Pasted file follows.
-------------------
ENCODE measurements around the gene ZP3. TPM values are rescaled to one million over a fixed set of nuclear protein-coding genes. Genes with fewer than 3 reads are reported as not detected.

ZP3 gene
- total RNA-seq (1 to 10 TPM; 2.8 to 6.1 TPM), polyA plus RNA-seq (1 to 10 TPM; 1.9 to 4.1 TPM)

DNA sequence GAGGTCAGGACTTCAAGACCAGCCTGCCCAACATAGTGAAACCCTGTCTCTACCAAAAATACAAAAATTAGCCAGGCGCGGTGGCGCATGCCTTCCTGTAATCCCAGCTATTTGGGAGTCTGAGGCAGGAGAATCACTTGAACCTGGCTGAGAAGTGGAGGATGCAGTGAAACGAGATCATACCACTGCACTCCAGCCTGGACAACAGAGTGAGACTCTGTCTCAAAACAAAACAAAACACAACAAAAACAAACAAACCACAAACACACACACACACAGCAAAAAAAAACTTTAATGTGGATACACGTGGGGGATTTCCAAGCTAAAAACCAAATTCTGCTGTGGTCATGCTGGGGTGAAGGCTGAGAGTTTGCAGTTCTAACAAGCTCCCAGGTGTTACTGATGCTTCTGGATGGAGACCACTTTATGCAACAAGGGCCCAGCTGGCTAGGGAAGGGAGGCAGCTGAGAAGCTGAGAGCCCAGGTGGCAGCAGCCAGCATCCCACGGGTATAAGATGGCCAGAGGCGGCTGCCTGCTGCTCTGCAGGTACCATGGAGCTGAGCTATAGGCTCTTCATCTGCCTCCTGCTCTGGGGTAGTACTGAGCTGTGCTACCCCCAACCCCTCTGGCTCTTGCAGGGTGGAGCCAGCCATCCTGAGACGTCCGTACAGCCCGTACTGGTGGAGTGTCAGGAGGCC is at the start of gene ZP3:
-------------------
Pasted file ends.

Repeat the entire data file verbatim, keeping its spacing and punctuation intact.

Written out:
ENCODE measurements around the gene ZP3. TPM values are rescaled to one million over a fixed set of nuclear protein-coding genes. Genes with fewer than 3 reads are reported as not detected.

ZP3 gene
- total RNA-seq (1 to 10 TPM; 2.8 to 6.1 TPM), polyA plus RNA-seq (1 to 10 TPM; 1.9 to 4.1 TPM)

DNA sequence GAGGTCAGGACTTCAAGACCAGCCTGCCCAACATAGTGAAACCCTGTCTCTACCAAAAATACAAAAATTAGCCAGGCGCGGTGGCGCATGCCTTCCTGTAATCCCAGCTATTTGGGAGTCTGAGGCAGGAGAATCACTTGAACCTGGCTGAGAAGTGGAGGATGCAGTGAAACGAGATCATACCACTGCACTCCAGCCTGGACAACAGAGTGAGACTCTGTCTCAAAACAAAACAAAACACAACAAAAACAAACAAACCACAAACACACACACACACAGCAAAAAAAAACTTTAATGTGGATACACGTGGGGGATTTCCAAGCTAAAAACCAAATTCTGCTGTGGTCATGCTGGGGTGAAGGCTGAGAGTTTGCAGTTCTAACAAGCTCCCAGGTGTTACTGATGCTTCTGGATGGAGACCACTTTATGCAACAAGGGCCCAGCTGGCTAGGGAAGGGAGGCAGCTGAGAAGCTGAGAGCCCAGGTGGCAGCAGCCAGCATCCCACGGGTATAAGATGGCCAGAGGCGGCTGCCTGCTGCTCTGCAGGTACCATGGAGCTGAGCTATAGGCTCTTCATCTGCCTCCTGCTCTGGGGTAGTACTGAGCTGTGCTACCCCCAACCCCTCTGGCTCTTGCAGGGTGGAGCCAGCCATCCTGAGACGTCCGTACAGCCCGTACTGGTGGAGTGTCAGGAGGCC is at the start of gene ZP3: